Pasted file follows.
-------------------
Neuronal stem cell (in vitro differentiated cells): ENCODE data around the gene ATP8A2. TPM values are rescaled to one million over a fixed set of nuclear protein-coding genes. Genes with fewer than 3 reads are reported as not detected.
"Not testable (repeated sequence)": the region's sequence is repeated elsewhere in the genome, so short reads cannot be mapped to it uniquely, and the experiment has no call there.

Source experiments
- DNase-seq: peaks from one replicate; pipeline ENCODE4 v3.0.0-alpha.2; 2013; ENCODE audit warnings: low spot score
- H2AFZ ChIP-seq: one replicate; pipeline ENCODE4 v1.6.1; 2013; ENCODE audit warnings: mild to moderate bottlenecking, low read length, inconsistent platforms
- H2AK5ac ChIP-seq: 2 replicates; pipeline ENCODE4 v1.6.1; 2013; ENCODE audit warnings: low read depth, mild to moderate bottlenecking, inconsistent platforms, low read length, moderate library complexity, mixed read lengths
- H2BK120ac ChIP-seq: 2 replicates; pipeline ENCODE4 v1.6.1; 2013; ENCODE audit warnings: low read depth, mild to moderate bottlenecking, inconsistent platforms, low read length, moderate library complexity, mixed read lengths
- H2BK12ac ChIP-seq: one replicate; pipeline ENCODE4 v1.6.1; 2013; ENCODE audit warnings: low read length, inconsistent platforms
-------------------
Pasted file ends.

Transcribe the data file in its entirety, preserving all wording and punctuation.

Neuronal stem cell (in vitro differentiated cells): ENCODE data around the gene ATP8A2. TPM values are rescaled to one million over a fixed set of nuclear protein-coding genes. Genes with fewer than 3 reads are reported as not detected.
"Not testable (repeated sequence)": the region's sequence is repeated elsewhere in the genome, so short reads cannot be mapped to it uniquely, and the experiment has no call there.

Source experiments
- DNase-seq: peaks from one replicate; pipeline ENCODE4 v3.0.0-alpha.2; 2013; ENCODE audit warnings: low spot score
- H2AFZ ChIP-seq: one replicate; pipeline ENCODE4 v1.6.1; 2013; ENCODE audit warnings: mild to moderate bottlenecking, low read length, inconsistent platforms
- H2AK5ac ChIP-seq: 2 replicates; pipeline ENCODE4 v1.6.1; 2013; ENCODE audit warnings: low read depth, mild to moderate bottlenecking, inconsistent platforms, low read length, moderate library complexity, mixed read lengths
- H2BK120ac ChIP-seq: 2 replicates; pipeline ENCODE4 v1.6.1; 2013; ENCODE audit warnings: low read depth, mild to moderate bottlenecking, inconsistent platforms, low read length, moderate library complexity, mixed read lengths
- H2BK12ac ChIP-seq: one replicate; pipeline ENCODE4 v1.6.1; 2013; ENCODE audit warnings: low read length, inconsistent platforms